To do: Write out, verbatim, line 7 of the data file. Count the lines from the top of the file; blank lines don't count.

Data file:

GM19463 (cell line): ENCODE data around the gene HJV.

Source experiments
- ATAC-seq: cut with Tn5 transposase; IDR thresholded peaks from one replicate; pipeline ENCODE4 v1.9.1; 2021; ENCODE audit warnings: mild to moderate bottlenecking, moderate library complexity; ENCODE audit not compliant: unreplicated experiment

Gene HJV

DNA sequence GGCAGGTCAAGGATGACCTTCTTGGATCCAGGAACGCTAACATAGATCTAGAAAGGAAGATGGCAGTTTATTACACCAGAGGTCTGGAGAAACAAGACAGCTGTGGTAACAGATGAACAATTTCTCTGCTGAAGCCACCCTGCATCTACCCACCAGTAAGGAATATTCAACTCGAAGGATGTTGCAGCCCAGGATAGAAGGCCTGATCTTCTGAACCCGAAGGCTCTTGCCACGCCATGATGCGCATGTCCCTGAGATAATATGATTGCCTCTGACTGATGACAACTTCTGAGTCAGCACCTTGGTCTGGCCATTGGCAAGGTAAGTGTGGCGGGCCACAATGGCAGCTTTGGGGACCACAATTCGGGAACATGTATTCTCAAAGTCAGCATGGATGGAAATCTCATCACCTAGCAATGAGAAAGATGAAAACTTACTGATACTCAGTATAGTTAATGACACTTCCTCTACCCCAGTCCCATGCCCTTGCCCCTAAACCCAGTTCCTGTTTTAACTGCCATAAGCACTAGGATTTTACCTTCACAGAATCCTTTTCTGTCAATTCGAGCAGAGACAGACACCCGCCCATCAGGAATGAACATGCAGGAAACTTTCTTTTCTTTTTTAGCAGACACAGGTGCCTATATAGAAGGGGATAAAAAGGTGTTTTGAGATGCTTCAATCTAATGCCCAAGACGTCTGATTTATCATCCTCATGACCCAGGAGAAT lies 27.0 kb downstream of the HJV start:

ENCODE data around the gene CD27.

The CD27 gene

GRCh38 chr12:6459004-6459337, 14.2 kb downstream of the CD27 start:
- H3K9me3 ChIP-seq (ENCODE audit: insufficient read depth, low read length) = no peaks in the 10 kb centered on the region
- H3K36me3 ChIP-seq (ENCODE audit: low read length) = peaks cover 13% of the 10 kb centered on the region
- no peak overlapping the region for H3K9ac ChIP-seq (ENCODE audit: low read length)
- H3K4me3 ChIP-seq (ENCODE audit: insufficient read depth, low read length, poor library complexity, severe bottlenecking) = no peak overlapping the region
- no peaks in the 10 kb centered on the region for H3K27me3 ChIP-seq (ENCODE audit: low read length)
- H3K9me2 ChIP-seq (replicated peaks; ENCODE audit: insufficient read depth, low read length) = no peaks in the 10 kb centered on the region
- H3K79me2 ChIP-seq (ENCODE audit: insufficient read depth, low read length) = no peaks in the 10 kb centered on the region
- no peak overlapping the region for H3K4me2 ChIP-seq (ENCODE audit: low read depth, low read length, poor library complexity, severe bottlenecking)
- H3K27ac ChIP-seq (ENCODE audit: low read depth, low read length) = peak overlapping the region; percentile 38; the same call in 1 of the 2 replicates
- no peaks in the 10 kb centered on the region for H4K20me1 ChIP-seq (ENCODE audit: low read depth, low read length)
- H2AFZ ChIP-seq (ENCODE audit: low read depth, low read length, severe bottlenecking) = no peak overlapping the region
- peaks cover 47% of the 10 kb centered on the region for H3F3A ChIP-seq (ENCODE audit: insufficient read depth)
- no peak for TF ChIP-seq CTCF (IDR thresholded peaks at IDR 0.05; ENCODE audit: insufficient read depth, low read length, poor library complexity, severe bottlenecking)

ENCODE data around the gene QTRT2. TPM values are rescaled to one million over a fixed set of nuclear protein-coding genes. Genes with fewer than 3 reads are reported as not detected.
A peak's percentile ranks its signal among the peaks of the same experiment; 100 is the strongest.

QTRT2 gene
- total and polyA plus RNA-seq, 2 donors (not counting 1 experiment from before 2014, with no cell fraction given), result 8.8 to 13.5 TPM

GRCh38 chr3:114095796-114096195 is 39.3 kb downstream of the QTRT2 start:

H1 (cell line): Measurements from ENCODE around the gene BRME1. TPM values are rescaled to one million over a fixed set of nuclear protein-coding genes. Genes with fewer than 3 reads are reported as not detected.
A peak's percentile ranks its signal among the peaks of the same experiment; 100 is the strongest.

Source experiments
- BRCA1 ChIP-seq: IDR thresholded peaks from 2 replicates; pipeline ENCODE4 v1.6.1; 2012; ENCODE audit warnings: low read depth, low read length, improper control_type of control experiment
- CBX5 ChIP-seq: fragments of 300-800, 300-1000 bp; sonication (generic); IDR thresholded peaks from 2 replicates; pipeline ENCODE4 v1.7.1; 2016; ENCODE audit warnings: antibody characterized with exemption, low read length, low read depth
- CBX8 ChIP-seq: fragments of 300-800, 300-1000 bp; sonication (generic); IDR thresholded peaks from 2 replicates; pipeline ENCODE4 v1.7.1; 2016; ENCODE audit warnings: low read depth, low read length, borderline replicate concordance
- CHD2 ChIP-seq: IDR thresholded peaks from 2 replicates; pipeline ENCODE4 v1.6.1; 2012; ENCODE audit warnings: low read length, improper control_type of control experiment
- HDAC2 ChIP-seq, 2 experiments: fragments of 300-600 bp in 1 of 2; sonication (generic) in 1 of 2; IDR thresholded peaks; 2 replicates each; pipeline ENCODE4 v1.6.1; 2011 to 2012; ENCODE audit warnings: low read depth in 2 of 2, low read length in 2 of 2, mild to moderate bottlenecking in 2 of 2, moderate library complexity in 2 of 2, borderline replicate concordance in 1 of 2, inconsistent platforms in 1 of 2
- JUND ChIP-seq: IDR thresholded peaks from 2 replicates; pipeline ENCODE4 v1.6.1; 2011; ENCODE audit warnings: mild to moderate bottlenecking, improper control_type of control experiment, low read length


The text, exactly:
The CD27 gene